This week's best and worst performing stocks


While most of us have probably dreamt of launching an app or product that attracts the masses, many start-ups have achieved just that with some going from the garage to corporate offices in a matter of years, often without any profitability.

While these start-ups have attracted significant capital in the past, it would seem that the good times of obtaining funding are over, and I don't believe they're returning anytime soon.

While the challenges may vary based on industry, location and other factors, there are some common reasons why start-ups are finding it difficult to obtain funding. This includes rising capital costs, economic uncertainty, and the cohort of retiring baby boomers.

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Not to mention that Australia is very poor at supporting innovation from angel investors and other funding areas that are, in my opinion, way too risk averse. Let me explain.

Rising capital costs due to increasing interest rates are a double-edged sword for start-ups looking to secure debt financing as it reduces what they can borrow and increases the amount they need to manage expenses, such as product development, marketing and operational costs.

Higher capital costs can also influence the valuations of start-ups as financiers are more conservative in their valuations resulting in start-ups being valued at lower levels. Further, with economic uncertainty comes tighter credit markets as investors become more risk averse.

As start-ups are inherently risky ventures, investors may be more reluctant to allocate funds to these high-risk investments, preferring more stable and established opportunities.

We also have a large portion of the population either moving into or already in retirement. As more baby boomers retire, their investment needs tend to change as many shift their investment portfolios from higher-risk assets to more conservative investment options.

This leads to a decrease in demand for riskier investments and, therefore impacts the availability of capital for start-ups.

However, there is a ray of hope emerging from millennials. This generation, born between 1981 and 1996, makes up around 21.5% of Australia's population.

As they age, gain professional experience, and accumulate wealth, they will become formidable in the capital markets.

Once they reach their 40s and increasingly participate in investment activities, we can expect more interest in higher-risk ventures such as start-ups. This shift is expected to bring a new wave of capital injection into the market over the next one to two decades.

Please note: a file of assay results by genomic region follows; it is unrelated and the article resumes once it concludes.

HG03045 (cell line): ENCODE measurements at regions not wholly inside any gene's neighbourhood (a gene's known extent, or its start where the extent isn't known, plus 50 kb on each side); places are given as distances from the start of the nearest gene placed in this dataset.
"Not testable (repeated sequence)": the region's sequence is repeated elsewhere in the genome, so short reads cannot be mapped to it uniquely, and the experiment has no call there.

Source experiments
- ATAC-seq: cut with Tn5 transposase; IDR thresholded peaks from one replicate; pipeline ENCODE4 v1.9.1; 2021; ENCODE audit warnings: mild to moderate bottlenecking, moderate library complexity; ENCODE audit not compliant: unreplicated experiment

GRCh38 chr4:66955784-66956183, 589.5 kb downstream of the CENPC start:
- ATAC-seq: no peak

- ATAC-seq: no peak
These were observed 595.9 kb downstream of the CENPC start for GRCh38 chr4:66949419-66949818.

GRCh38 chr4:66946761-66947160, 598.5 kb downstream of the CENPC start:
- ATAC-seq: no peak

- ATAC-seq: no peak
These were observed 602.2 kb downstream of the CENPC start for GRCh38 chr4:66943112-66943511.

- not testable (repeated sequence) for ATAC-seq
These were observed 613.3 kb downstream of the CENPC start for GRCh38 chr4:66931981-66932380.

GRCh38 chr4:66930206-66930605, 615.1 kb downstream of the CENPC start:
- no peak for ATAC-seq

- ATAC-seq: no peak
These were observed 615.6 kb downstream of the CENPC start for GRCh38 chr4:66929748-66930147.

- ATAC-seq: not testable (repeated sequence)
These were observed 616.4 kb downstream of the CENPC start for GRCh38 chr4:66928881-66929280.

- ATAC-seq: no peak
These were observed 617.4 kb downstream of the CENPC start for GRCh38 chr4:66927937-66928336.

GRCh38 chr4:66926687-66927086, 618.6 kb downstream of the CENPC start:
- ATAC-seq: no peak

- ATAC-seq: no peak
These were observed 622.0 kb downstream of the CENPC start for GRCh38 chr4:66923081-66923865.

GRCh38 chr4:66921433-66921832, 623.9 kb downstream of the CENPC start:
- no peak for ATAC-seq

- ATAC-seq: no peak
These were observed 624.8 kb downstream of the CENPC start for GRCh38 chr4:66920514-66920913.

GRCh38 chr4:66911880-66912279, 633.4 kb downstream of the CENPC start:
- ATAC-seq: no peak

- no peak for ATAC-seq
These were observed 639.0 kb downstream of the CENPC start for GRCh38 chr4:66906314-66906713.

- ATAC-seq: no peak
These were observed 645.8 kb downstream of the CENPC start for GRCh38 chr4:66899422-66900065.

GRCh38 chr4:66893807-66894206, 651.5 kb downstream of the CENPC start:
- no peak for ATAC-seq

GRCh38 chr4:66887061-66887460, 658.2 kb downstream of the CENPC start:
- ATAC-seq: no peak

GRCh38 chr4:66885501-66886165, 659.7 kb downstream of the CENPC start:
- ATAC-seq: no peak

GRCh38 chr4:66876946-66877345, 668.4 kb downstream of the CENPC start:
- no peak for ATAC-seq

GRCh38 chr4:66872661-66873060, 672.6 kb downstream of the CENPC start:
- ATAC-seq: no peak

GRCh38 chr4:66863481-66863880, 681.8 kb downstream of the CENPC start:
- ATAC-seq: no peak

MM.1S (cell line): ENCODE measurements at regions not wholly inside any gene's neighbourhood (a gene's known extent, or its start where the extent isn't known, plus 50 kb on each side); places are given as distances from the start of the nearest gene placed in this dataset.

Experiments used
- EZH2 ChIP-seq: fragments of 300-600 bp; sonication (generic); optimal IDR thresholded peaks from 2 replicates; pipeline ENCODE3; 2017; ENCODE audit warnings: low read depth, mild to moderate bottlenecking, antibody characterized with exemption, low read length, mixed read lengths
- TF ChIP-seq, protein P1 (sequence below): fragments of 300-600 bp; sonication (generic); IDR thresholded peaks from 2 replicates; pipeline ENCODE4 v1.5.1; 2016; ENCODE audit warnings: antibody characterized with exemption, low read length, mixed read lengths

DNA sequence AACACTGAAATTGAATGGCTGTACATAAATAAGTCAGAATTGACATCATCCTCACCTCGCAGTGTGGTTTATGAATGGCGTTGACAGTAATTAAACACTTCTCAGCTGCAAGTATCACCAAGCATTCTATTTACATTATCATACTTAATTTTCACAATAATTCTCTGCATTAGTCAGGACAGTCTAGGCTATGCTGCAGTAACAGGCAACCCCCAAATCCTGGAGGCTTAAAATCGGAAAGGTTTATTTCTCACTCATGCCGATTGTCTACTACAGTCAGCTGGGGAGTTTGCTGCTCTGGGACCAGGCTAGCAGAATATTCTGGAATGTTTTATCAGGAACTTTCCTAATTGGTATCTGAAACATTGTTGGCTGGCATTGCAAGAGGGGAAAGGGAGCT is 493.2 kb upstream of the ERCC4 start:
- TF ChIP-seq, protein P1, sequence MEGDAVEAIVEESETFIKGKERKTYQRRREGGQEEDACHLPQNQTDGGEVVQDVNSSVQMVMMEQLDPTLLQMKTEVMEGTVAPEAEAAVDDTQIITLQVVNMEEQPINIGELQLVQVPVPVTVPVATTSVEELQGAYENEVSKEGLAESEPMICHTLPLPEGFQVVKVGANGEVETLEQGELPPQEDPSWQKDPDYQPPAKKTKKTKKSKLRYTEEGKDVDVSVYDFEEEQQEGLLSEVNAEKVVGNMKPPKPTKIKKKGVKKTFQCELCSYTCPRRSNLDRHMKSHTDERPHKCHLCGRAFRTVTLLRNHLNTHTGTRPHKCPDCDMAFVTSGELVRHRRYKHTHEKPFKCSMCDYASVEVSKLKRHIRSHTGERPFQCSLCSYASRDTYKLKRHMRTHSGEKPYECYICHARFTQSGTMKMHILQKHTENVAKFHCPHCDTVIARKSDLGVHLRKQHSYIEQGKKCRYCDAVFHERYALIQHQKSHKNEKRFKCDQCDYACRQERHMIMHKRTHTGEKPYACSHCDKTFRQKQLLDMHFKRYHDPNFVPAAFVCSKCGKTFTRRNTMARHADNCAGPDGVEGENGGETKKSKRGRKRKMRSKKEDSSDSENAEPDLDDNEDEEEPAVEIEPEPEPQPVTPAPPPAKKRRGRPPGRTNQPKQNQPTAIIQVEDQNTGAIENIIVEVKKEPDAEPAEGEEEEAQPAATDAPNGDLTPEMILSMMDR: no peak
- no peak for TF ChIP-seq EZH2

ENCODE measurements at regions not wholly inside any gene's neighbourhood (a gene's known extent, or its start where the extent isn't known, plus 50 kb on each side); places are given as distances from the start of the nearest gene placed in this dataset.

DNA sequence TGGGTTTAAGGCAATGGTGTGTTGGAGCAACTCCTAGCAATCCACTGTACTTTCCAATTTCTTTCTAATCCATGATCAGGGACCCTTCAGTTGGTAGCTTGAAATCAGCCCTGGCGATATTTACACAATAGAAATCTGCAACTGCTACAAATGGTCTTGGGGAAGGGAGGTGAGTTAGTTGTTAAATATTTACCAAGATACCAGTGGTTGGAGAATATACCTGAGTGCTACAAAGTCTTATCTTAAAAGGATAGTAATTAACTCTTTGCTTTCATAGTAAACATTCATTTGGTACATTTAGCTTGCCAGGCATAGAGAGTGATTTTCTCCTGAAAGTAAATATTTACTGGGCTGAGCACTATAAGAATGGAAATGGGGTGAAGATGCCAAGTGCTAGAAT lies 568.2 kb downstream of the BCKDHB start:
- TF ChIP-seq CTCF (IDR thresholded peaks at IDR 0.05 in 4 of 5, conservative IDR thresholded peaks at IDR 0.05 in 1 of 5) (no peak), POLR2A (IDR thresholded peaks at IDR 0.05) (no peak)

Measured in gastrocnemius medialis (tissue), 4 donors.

With all this said, it does not mean it's impossible to secure funding in the current environment, as alternate avenues are available for start-ups, such as crowdfunding or applying for government grants.

Having a strong team, a solid business plan, a proven track record, and a plan for scalability will also go a long way in a start-up's financing journey.

If you're someone who likes to take risks, you might like to keep an eye out, and a mind open to helping Australian innovators become the next rising star.

What are the best and worst-performing sectors this week?

The best-performing sectors include Information Technology, up more than 3%, followed by Healthcare, up more than 2% and Consumer Discretionary, up more than 1%.

The worst-performing sectors include Energy and Utilities, down more than 2%, followed by Materials, which is just in the red.

The best-performing stocks in the ASX top 100 include Evolution Mining, up more than 11%, followed by Northern Star Resources, up more than 10% and Harvey Norman Holdings, up more than 9%.

The worst-performing stocks include AGL Energy, down more than 5%, followed by Mineral Resources, down more than 4%, and Origin Energy, down more than 3%.

What's next for the Australian stock market?

This week has followed what seems to be normal behaviour for our market where it trades in one direction early in the week only to reverse direction later in the week.

This is exactly what occurred this week given that the market initially fell 0.7% before rising nearly 1.5% as of writing.

In the past couple of weeks, I have mentioned that I was more positive yet still cautious as we needed to see the All Ordinaries Index rise into the coming week and beyond.

The good news is that this is what seems to be occurring right now.

That said, there are two things that need to occur for me to be more positive. The first is that the market needs to close high today, and secondly, the price needs to continue to rise into next week above 7334 points.

If the market fails to achieve both points, we need to continue to be cautious for a little longer and avoid the temptation of FOMO.

One thing I know for sure is that the stock market will teach you patience.

Unfortunately, those who have not been so patient have probably lost money or been highly challenged, especially in recent times. If the market does rise into next week, your patience will be well rewarded as there are many stocks presenting some great opportunities in the medium term.

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Dale Gillham is chief investment analyst at Wealth Within Limited (AFSL 226347). He also serves as the head trainer at the Wealth Within Institute (RTO 21917). He has more than three decades of experience in the investment industry, and is the author of How to Beat the Managed Funds by 20%, Dale's qualifications include an Advanced Diploma and a Diploma of Share Trading and Investment. He co-hosts the Talking Wealth Podcast, and his work has appeared in The Australian Financial Review, New York Business Journal, Wall Street Select and more.